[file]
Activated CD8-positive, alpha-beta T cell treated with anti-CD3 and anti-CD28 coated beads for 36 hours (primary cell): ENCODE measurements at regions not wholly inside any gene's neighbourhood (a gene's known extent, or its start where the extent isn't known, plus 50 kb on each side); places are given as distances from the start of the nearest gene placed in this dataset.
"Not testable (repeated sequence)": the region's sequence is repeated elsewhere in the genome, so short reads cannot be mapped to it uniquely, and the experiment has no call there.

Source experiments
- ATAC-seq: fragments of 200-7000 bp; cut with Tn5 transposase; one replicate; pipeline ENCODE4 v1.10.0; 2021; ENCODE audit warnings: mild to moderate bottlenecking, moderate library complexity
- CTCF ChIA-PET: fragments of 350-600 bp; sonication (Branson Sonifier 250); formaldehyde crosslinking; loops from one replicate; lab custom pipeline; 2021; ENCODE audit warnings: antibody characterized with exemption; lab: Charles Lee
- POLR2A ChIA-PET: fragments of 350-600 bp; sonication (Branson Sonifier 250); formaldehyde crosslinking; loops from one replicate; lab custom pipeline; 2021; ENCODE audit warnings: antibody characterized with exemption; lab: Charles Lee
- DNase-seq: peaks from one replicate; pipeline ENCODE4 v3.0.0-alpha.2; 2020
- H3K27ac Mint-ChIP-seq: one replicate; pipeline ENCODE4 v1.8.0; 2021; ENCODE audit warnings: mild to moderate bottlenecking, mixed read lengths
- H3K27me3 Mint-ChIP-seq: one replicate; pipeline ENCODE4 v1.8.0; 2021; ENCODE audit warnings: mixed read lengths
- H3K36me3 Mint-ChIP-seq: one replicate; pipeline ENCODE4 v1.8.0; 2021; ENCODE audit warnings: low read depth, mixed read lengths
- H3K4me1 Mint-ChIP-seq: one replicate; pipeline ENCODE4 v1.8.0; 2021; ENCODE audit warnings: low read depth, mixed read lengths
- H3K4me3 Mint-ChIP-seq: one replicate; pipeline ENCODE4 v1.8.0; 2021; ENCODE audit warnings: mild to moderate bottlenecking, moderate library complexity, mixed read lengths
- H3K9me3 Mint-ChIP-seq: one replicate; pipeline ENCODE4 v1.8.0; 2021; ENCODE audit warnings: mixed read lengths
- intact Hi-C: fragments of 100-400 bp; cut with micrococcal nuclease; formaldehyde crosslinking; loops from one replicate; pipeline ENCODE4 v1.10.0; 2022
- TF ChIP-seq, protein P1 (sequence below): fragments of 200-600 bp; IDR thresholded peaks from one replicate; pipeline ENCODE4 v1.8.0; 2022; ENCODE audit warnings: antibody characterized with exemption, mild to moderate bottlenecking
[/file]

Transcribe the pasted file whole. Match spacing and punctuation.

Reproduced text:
Activated CD8-positive, alpha-beta T cell treated with anti-CD3 and anti-CD28 coated beads for 36 hours (primary cell): ENCODE measurements at regions not wholly inside any gene's neighbourhood (a gene's known extent, or its start where the extent isn't known, plus 50 kb on each side); places are given as distances from the start of the nearest gene placed in this dataset.
"Not testable (repeated sequence)": the region's sequence is repeated elsewhere in the genome, so short reads cannot be mapped to it uniquely, and the experiment has no call there.

Source experiments
- ATAC-seq: fragments of 200-7000 bp; cut with Tn5 transposase; one replicate; pipeline ENCODE4 v1.10.0; 2021; ENCODE audit warnings: mild to moderate bottlenecking, moderate library complexity
- CTCF ChIA-PET: fragments of 350-600 bp; sonication (Branson Sonifier 250); formaldehyde crosslinking; loops from one replicate; lab custom pipeline; 2021; ENCODE audit warnings: antibody characterized with exemption; lab: Charles Lee
- POLR2A ChIA-PET: fragments of 350-600 bp; sonication (Branson Sonifier 250); formaldehyde crosslinking; loops from one replicate; lab custom pipeline; 2021; ENCODE audit warnings: antibody characterized with exemption; lab: Charles Lee
- DNase-seq: peaks from one replicate; pipeline ENCODE4 v3.0.0-alpha.2; 2020
- H3K27ac Mint-ChIP-seq: one replicate; pipeline ENCODE4 v1.8.0; 2021; ENCODE audit warnings: mild to moderate bottlenecking, mixed read lengths
- H3K27me3 Mint-ChIP-seq: one replicate; pipeline ENCODE4 v1.8.0; 2021; ENCODE audit warnings: mixed read lengths
- H3K36me3 Mint-ChIP-seq: one replicate; pipeline ENCODE4 v1.8.0; 2021; ENCODE audit warnings: low read depth, mixed read lengths
- H3K4me1 Mint-ChIP-seq: one replicate; pipeline ENCODE4 v1.8.0; 2021; ENCODE audit warnings: low read depth, mixed read lengths
- H3K4me3 Mint-ChIP-seq: one replicate; pipeline ENCODE4 v1.8.0; 2021; ENCODE audit warnings: mild to moderate bottlenecking, moderate library complexity, mixed read lengths
- H3K9me3 Mint-ChIP-seq: one replicate; pipeline ENCODE4 v1.8.0; 2021; ENCODE audit warnings: mixed read lengths
- intact Hi-C: fragments of 100-400 bp; cut with micrococcal nuclease; formaldehyde crosslinking; loops from one replicate; pipeline ENCODE4 v1.10.0; 2022
- TF ChIP-seq, protein P1 (sequence below): fragments of 200-600 bp; IDR thresholded peaks from one replicate; pipeline ENCODE4 v1.8.0; 2022; ENCODE audit warnings: antibody characterized with exemption, mild to moderate bottlenecking